Cleaner Production Measures in Printing and Finishing Operations USA 1992 Full scale

MANUFACTURE OF TEXTILES # 40

Background:

Cranston Print Works (CPW) provides preparation, printing, and finishing of cotton and polyester/cotton blended fabrics. The Webster, Massachusetts United States, division of CPW prepares, prints and finishes cotton and blended fabrics, which are used to make clothing and other goods. The facility employs approximately 420 people in its three-shift-a-day, six-day-a-week operations. Cranston considers acting as a green company to be an integral part of the company commitment to continuous quality improvement, and it has been recognized by the Massachusetts Audubon Society, the Worcester Business Journal and the American Textile Manufacturers Institute for its environmental achievements.

To achieve the brilliant colors that its customers demand, Cranston Print Works uses azoic, or rapidogen, dyes, which require acid treatment to react the dye molecules so the desired color is achieved. The azoic dye consists of two components. The first component is an aromatic diazo molecule which bonds to the fabric. The second component is a diazonium salt, which only bonds with the diazo molecule to create the desired, brilliant shade in an acid environment. This exposure of the dyed textile to an acidic vapor is known as "acid aging"

At Cranston, a multi-disciplinary team applying the Deming Quality Process chose to adopt control charting for processes throughout the plant. Control charting is a means of monitoring the state of a process as a function of process inputs by illustrating normal process variability and highlighting extreme disturbances. Analysis of the control chart then allows for improvement of the process such that variability is reduced.

Understanding the extent to which a manufacturing process is "under control" is the first step towards improving that process. All manufacturing processes which involve the use of toxic chemicals can employ control charting as a means to assess the efficiency of toxics use. The information gathered on the control charts can highlight areas needing improvements and thus reduce toxics use through process improvements. Acid aging of textiles is unique to azoic dyes, however, recovery of acid vapors may be possible in a variety of processes if the properties of the acid are suitable. Manufacturing operations which need to lower process pH may be able to eliminate the need for acid by substituting carbon dioxide to reduce alkalinity. Using control charting, the management at Cranston thus identified and implemented a set of CP measures involving modification of the acid aging process to minimise environmental impacts and generate economic benefits for the company.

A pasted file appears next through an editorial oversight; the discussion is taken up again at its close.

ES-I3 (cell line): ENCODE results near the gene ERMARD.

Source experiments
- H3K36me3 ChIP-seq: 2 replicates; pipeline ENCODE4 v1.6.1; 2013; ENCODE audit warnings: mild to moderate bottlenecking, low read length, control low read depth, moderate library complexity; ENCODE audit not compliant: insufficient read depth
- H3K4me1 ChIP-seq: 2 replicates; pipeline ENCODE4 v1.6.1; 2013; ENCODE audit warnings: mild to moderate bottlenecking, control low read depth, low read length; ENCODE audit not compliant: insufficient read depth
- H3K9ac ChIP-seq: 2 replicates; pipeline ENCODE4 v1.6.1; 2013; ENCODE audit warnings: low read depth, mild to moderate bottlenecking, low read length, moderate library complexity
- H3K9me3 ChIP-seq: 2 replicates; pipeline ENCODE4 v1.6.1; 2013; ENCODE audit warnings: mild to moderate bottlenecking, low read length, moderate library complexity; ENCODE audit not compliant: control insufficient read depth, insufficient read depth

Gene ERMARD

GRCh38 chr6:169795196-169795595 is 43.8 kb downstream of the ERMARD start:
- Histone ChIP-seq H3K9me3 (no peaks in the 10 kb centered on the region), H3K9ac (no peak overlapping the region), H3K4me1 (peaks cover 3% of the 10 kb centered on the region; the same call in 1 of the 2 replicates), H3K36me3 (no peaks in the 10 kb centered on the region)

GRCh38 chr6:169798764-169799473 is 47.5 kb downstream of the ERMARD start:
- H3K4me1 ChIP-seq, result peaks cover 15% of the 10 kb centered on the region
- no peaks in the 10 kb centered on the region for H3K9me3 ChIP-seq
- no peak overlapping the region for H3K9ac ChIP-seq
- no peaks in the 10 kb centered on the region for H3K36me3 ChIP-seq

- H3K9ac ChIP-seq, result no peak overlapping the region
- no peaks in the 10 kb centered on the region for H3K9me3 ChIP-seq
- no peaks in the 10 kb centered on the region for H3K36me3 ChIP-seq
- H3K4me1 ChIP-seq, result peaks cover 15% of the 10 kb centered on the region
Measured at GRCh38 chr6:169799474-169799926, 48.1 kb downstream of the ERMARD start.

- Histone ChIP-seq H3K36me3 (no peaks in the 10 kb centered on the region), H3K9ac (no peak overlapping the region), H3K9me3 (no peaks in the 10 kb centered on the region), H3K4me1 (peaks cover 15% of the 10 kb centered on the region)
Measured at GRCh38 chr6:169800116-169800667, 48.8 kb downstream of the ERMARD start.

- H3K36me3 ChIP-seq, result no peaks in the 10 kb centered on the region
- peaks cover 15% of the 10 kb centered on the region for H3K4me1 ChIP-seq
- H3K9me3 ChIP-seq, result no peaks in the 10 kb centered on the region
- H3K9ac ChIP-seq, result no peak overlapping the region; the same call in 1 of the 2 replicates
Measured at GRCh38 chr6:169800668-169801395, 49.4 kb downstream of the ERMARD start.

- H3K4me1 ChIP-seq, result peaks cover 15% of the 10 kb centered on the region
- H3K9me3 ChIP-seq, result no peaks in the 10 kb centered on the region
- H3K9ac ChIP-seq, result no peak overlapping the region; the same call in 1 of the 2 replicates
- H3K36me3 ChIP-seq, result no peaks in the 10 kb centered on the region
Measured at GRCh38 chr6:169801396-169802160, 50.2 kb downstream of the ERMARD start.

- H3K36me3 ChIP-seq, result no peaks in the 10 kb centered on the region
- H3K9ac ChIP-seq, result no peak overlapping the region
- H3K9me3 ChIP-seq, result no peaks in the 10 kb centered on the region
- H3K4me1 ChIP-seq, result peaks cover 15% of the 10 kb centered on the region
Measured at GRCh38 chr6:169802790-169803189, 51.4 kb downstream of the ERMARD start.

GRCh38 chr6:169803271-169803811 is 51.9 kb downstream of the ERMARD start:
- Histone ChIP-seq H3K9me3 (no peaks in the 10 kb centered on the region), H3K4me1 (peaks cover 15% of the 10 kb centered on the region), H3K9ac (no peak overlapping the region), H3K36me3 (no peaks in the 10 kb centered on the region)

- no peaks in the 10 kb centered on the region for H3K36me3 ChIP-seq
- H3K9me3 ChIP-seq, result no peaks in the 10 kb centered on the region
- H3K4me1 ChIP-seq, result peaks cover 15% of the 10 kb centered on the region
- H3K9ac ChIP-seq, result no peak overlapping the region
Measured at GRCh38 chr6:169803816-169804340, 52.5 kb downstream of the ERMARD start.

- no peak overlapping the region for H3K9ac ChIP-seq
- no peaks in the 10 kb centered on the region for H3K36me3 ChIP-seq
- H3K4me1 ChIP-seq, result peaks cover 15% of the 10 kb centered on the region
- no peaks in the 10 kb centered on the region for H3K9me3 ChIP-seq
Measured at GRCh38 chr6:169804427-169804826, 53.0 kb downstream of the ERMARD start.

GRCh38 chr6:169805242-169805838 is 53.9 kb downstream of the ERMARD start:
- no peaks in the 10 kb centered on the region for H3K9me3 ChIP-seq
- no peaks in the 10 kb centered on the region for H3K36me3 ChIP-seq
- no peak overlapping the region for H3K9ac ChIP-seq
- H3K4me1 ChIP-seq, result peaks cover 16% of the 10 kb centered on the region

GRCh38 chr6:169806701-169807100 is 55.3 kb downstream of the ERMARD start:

Cleaner Production Principle:

Process modification; Housekeeping

Cleaner Production Application:

Toxic use reduction in printing and finishing operations

Pre-treatment of fabrics entails repeated exposures to alkaline solutions to scour and whiten the fabric and to prepare the fabric surface for quality printing. Due to these processes, the waste stream at Cranston is highly alkaline and has required large quantities of sulfuric acid for neutralization.

The acetic acid used to bond the two components of the azoic dyes is delivered as a vapor to the printed textile through the use of an acid bath. The bath, a 5% acetic acid solution, is kept at 215 F in a vessel called an ager through which the fabric is laced on rollers. In a reservoir, or wet well, at the bottom of the ager, the acid solution is boiled producing the vapor to which the fabric is exposed. Approximately 4% of the acid is either consumed in the dye chemical reactions or remains as residue on the textile to be washed off in a subsequent operation. The 96% balance of the acid vapor in the ager escapes the vessel and is captured in an exhaust system.

Prior to implementation of the in-process acid recovery system, the entire amount of this acidic exhaust was sent to a scrubber and then to drain as wastewater. Cranston installed the new acid ager with a condenser in-line between the ager and the scrubber. This condenser recovers 90% of the acid stream, and the recovered solution is piped directly back into the ager’s wet well where fresh solution is added to make up for losses. Due to the reduced acid content in the exhaust, water flow to the scrubber can be recirculated, significantly reducing discharge.

Control charting is used to ensure optimum process efficiency, defined here as achievement of highest product quality with minimum use of acetic acid. The chemical reaction that occurs during the acid aging process is optimal in a 5% acid environment. An environment which exceeds 5% acid introduces excess acid into the process, while an environment of less than 5% acid can result in poor print quality. Historically, the process for the acid agers involved the manual addition of acetic acid to the wet well, resulting in very high variability in acid concentration. In order to ensure a high quality product, the amount of acid added to the system was much greater than the chemical reaction required. The control charts for this process highlighted the extreme variability of the range in acid content and the unnecessarily high mean value of acid concentration.